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Energy

Vegetable kerosene

Researchers from Unicamp develop high purity biofuel for airplanes

World aviation accounts for 2% of total carbon dioxide (CO2) emissions produced by man, according to the International Air Transport Association, comprised of 230 member airline companies from around the world. According to the association, 10% of the fuel to be used in 2017 is expected to be alternative fuel and will help reduce emissions. In 2010, the European Union will begin monitoring the airplanes that operate in Europe to mitigate this problem. This has resulted in a search for more suitable aircraft fuel. A biofuel produced at FEQ, the Chemical Engineering School at the State University of Campinas (Unicamp) is among the alternatives that may become a reality at airports. In the opinion of professor Rubens Maciel Filho, coordinator of the project, the new aircraft fuel option could be about 30% less expensive to produce and much less polluting than traditional aviation kerosene. The team of researchers has already filed a patent request with INPI, Brazil’s National Institute of Industrial Property, for the production and purification process of a biokerosene based on vegetable oils, the source of which the researchers chose not to disclose. The new fuel, because it comes from a renewable source, does not emit such pollutants as sulfur, nitrogen compounds, hydrocarbons or particle materials, as is the case of petroleum-based fuel, which contributes to the balance of emissions of carbon dioxide (CO2), the gas that is one of the leading causes of global warming. “This is 99.9% high purity biokerosene,” says Maciel, who is also one of the coordinators of FAPESP’s Bioen, the Bioenergy Research Program.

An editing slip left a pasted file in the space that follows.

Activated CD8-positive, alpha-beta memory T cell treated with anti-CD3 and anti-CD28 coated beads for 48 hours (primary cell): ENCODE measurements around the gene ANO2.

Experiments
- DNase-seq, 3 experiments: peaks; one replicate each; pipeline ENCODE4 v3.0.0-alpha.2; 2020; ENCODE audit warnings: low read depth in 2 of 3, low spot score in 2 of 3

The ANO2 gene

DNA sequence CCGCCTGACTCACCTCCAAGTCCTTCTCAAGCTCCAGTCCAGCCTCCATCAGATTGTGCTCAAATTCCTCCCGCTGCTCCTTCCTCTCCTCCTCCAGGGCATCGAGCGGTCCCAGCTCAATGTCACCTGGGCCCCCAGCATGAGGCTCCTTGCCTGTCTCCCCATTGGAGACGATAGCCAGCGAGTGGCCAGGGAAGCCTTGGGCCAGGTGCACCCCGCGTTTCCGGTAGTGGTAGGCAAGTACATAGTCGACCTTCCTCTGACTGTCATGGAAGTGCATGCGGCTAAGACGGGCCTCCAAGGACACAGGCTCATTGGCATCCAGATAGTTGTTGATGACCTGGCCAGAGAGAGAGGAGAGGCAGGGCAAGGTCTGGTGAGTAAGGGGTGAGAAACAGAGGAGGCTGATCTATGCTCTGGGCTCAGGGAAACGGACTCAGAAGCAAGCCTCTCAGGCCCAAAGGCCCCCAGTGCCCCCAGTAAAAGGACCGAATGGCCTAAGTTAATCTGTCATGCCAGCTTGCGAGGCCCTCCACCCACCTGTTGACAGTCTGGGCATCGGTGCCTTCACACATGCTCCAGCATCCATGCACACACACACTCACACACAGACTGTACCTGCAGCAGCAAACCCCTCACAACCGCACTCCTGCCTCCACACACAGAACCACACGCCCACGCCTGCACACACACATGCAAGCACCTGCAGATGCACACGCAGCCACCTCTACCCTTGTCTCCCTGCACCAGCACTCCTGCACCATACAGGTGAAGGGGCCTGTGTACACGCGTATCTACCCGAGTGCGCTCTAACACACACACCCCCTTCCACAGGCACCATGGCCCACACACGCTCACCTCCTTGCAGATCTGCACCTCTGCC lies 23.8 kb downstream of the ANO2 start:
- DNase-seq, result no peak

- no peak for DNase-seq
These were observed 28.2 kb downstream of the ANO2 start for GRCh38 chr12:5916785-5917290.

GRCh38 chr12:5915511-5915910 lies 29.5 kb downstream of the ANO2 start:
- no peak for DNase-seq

The researchers’ next steps in order to make progress in terms of consolidating the product include tests on airplane engines and production on a semi-industrial scale. To this end, Unicamp’s Inova innovation funding agency, co-holder of the patent, is interested in negotiating with companies to assign the right to exploit the new technology commercially. The related market is huge. According to IATA, the turnover in 2007 – the latest available data – totaled US$ 136 billion, or 28% of airline companies’ operating expenses.

The production process of vegetable oil biofuel is known and is similar to that of biodiesel, but it is more complicated. Both processes include a chemical reaction known as transesterification, in which vegetable oil, obtained from crushing the fruit of oleaginous plants, is refined. It then reacts with an alcohol and a catalyst (the substance that causes the chemical reaction), resulting in the fuel. The process for the production of biokerosene uses sugarcane ethanol as its reagent, also a renewable raw material. “In the case of biokerosene, the separation stage is much more elaborate in order to comply with aviation fuel characteristics and specifications, which are much stricter,” Maciel explains. His research work and patent filing included the collaboration of researchers Maria Regina Wolf Maciel, Cesar Benedito Batistella and Nívea de Lima da Silva, all from Unicamp. “Biokerosene has to be very pure, and free of the many compounds and impurities that can jeopardize the quality of the jet combustion system; in addition, it must have very specific viscosity, density and calorific power, which is not required from biodiesel.”